Another King James Bible Believer

Rabbi, Master, Teacher or Lord?  

 

Rabbi, Master, Teacher or Lord?  


Is the King James Bible wrong for translating ραββι (rabbi) as MASTER in Mark 9:5 and other places?


Some KJB Bible critics have raised the objection that the King James Bible “got it wrong” in places like Mark 9:5 where they translated the Greek word ραββι (rabbi) as “Master”.


The critics are wrong of course and the KJB is right, but I want to show why this is so.


We have three parallel accounts of the same event called the Transfiguration of our Lord Jesus Christ when his face shined as the sun and his raiment was as white as the light, and Moses and Elijah both appeared with him on the mount and a voice came from heaven saying: This is my beloved Son, in whom I am well pleased; hear ye him.”


The specific verses we are looking at are found in Matthew 17:4, Mark 9:5 and Luke 9:33.


In each of these parallel accounts Peter asks the same question, yet the underling Greek text uses three different words to mean the exact same thing.


In Matthew 17:4 we read: “Then answered Peter, and said unto Jesus, LORD (κυριε), it is good for us to be here: if thou wilt, let us make here three tabernacles; one for thee, and one for Moses, and one for Elias.


Mark 9:5 - “And Peter answered and said to Jesus, MASTER (ραββι), it is good for us to be here: and let us make three tabernacles; one for thee, and one for Moses, and one for Elias.”


Luke 9:33 - “And it came to pass, as they departed from him, Peter said unto Jesus, MASTER (επιστατα), it is good for us to be here: and let us make three tabernacles; one for thee, and one for Moses, and one for Elias: not knowing what he said.”


This word - επιστατα - is used 6 times and is always translated as “Master”, but it also is used interchangeably with διδασκαλε, which also means "master" or "teacher". 


It is επιστατα in Luke 8:24 - “Master, master, we perish”, but διδασκαλε is used in the parallel passage in Mark 4:38 - “Master, carest thou not that we perish?”


And likewise επιστατα is used in Luke 9:46 - “Master, we saw one casting out devils”, but διδασκαλε is in the parallel passage of Mark 9:38 -“Master, we saw one casting out devils”



So in Matthew 17 Peter addresses Jesus as LORD - κυριε, in Mark 9 we have MASTER - ραββι and in Luke 9 MASTER - επιστατα


The King James Bible translators have at times TRANSLATED the word “rabbi” as “Master”, which simply means TEACHER. And at other times it actually has TRANSLITERATED the word as RABBI.


The KJB has Rabbi 8 times (Matthew 23:7, 8; John 1:38, 49 -“they said unto him, Rabbi, (which is to say, being interpreted, Master - διδασκαλε,) where dwellest thou?”; John 3:2 - “Rabbi, we know thou art a TEACHER (διδασκαλε) come from God”; 3:26; and John 6:25 “Rabbi, when camest thou hither?”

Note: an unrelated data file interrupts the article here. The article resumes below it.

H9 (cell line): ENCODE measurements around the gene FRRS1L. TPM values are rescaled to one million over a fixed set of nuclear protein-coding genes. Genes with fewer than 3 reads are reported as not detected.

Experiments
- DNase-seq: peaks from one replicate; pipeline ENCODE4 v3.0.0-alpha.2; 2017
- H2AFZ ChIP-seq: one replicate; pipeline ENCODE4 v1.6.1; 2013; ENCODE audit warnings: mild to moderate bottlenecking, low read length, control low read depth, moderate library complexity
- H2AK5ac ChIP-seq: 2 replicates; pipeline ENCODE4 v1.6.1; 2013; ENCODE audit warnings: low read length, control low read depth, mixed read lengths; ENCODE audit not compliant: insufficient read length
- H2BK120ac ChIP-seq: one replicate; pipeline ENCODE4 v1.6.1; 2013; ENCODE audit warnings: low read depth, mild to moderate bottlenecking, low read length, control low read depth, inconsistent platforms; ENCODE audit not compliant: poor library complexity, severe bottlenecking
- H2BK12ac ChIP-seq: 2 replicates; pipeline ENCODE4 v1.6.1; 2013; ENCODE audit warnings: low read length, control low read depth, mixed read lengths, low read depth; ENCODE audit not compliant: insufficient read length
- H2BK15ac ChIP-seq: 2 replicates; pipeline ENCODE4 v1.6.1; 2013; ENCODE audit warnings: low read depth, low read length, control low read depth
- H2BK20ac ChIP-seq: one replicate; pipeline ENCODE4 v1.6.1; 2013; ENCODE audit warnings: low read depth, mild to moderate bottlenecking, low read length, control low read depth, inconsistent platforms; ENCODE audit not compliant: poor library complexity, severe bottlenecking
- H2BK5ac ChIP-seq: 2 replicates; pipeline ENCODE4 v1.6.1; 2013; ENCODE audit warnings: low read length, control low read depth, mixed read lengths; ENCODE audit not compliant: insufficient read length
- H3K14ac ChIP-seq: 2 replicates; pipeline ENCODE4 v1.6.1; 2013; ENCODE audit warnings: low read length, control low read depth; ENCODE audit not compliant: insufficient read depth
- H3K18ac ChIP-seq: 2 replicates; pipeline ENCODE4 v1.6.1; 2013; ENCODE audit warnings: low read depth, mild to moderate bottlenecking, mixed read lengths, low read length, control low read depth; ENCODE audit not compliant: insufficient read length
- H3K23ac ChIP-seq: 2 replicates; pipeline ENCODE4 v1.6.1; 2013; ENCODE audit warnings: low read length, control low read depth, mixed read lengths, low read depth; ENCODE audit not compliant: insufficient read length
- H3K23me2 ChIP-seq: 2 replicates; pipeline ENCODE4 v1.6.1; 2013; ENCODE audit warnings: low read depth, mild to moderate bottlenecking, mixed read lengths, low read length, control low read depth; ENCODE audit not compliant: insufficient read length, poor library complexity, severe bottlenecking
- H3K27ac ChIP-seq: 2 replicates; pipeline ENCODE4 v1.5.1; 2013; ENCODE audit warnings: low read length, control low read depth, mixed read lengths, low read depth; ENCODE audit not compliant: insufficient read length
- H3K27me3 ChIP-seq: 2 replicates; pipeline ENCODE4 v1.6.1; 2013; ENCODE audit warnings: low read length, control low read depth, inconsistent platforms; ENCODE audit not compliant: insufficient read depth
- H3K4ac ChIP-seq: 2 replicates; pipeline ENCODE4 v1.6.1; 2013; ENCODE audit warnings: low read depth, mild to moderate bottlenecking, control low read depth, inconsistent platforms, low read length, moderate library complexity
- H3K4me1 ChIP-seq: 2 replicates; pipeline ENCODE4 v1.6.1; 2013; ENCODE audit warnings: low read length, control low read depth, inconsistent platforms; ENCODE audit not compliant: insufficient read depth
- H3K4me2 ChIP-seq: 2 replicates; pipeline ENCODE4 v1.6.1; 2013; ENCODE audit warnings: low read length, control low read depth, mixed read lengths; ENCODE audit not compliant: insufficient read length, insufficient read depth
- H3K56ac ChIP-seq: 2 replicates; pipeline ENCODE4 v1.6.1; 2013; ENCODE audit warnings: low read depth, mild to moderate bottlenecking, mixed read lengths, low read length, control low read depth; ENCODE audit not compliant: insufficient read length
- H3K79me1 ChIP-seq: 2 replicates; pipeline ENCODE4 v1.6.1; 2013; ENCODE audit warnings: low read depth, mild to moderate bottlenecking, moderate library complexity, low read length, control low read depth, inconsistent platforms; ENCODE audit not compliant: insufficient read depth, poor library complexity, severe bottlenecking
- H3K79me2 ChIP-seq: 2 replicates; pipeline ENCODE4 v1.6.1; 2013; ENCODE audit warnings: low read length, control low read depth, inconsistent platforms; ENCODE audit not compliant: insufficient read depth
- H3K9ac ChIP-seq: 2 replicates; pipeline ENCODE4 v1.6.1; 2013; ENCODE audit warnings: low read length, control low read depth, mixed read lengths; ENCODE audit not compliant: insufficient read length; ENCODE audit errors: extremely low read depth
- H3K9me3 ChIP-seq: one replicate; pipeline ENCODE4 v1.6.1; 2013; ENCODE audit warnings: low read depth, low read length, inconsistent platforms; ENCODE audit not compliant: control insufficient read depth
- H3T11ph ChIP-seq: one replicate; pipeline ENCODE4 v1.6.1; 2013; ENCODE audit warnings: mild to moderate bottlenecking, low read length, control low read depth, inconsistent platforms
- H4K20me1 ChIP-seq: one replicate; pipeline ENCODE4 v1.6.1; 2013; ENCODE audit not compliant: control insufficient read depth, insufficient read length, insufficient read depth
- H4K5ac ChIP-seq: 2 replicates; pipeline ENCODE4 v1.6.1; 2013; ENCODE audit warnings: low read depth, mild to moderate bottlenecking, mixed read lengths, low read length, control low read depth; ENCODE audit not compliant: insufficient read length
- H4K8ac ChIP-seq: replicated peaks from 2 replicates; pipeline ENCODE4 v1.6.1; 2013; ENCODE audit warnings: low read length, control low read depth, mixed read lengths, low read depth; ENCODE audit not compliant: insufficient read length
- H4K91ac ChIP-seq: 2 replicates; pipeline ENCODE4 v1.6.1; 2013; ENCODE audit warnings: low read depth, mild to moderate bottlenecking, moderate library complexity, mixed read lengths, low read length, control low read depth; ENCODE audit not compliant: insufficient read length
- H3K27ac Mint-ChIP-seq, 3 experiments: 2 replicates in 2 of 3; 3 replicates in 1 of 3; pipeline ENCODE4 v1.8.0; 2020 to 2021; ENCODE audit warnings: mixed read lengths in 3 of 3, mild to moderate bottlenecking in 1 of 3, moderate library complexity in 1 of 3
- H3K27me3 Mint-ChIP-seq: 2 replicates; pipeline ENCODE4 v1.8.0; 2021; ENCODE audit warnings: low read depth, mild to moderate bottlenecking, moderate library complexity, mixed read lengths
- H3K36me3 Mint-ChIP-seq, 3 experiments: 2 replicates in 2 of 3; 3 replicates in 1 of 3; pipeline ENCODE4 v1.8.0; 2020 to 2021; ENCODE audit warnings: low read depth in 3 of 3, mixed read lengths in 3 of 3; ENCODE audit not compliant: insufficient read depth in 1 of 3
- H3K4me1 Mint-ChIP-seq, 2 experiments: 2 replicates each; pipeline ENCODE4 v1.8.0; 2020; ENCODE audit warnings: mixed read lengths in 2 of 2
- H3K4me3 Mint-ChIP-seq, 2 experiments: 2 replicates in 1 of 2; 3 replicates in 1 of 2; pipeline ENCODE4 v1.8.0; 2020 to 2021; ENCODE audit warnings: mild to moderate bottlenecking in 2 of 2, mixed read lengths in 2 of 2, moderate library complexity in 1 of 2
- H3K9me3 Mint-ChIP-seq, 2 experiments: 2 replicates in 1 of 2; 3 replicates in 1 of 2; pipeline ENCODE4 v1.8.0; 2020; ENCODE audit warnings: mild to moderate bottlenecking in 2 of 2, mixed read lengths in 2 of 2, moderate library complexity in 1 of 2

The word  διδασκαλε (didaskale) is the usual word used for “teacher” or “master”.


The KJB has translated the Greek word ραββι as MASTER 9 times - Matthew 26:25, 49; Mark 9:5, 11:21, 14:45; John 4:31, 9:2 - “Master, who did sin, this man, or his parents, that he was born blind?”, and John 11:8.



We see a similar idea of how the terms are used interchangeably in Matthew 23:8 -“ But be not ye called Rabbi: for one is your Master, even Christ; and all ye are brethren.”


Here the word for Master is καθηγητης.  It is found only 3 times in the N.T. and is used the other 2 times in Matthew 23:10 - “ Neither be ye called masters: for one is your Master, even Christ.”



What we learn from all these examples is that the terms are often used interchangeably. 


In Mark 9:5, which is the verse that led to this whole study, we read: “And Peter answered and said to Jesus, MASTER, it is good for us to be here: and let us make three tabernacles; one for thee, and one for Moses, and one for Elias.”


Here versions like the NKJV, ESV, NIV and NASB have TRANSLITERATED the word (not translated it) as RABBI.



This is not wrong, but neither is the King James Bible wrong from TRANSLATING the word as MASTER.  


In fact, the ESV 2011 has a footnote that reads: “Rabbi means my teacher, or my master.”


Not only does the KJB translate this word ραββι as MASTER, but so also do the following Bible translations - Wycliffe bible 1395, Tyndale 1525, The Great Bible 1540, Matthew’s Bible 1549, the Bishops’ Bible 1568, the Geneva Bible 1587, the Beza N.T. 1599, Whiston’s N.T. 1745, John Wesley’s N.T. 1755, Worsley Version 1770, Haweis N.T. 1795, The Revised Translation 1815, The Webster Bible 1833, The Revised N.T. 1862, The Clarke N.T. 1913 (Master), Godspeed’s N.T. 1923 (Master), Montgomery N.T. 1924 (Master), New Life Version 1969 (Teacher),  Revised Standard Version 1971 - (Master), Living Bible 1971 (Teacher), J.B. Phillips N.T. 1972 - (Master), KJV 21st Century Version 1994, Amplified Bible Classic Edition 1987, Worldwide English N.T. 1998 - (Master), Good News Translation 1992 (Teacher), The Word of Yah Bible 1993, Contemporary English Version 1995 (Teacher), God’s First Truth 1999 (Master), The Last Days N.T.1999 (Teacher), New Century Version 2005, Easy-to-Read Version 2006 (Teacher), Jubilee Bible 2010 (Master), The Conservative Bible 2010 - (Master), Expanded Bible 2011 -Teacher, The Voice 2012 (Teacher), The Bond Slave Version 2012 - (Master), The Translator’s Bible 2014 - (Teacher) and the International Children’s Bible 2015.


There is nothing at all wrong with the way the King James Bible and many others have translated Mark 9:5 or any other verse. 


The King James Bible is God’s complete and 100% true words in the English language, and the Bible agnostics (each one who is his own authority and doesn’t agree with anybody else all the time) just can’t stand it.


ALL of grace, believing the Book - the King James Holy Bible,


Will Kinney


Return to Articles -


http://brandplucked.webs.com/kjbarticles.htm